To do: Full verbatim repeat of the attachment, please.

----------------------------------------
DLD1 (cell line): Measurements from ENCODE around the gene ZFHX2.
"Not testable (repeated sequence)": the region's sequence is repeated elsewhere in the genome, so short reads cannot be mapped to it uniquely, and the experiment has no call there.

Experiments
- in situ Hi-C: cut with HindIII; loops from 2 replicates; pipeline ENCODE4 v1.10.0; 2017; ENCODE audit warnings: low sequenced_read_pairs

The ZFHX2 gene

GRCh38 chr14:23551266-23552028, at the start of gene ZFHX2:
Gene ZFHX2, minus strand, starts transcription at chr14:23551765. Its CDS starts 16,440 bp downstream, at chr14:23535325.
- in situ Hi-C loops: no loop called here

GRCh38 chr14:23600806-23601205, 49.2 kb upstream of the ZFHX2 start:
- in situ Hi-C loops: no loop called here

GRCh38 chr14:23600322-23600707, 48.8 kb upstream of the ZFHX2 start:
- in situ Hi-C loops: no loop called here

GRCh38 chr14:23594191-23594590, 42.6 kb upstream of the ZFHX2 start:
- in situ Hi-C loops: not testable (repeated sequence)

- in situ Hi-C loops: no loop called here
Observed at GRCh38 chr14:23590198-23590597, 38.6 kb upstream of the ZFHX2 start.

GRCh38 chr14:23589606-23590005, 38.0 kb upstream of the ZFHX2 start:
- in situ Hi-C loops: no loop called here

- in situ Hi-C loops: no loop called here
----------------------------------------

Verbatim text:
DLD1 (cell line): Measurements from ENCODE around the gene ZFHX2.
"Not testable (repeated sequence)": the region's sequence is repeated elsewhere in the genome, so short reads cannot be mapped to it uniquely, and the experiment has no call there.

Experiments
- in situ Hi-C: cut with HindIII; loops from 2 replicates; pipeline ENCODE4 v1.10.0; 2017; ENCODE audit warnings: low sequenced_read_pairs

The ZFHX2 gene

GRCh38 chr14:23551266-23552028, at the start of gene ZFHX2:
Gene ZFHX2, minus strand, starts transcription at chr14:23551765. Its CDS starts 16,440 bp downstream, at chr14:23535325.
- in situ Hi-C loops: no loop called here

GRCh38 chr14:23600806-23601205, 49.2 kb upstream of the ZFHX2 start:
- in situ Hi-C loops: no loop called here

GRCh38 chr14:23600322-23600707, 48.8 kb upstream of the ZFHX2 start:
- in situ Hi-C loops: no loop called here

GRCh38 chr14:23594191-23594590, 42.6 kb upstream of the ZFHX2 start:
- in situ Hi-C loops: not testable (repeated sequence)

- in situ Hi-C loops: no loop called here
Observed at GRCh38 chr14:23590198-23590597, 38.6 kb upstream of the ZFHX2 start.

GRCh38 chr14:23589606-23590005, 38.0 kb upstream of the ZFHX2 start:
- in situ Hi-C loops: no loop called here

- in situ Hi-C loops: no loop called here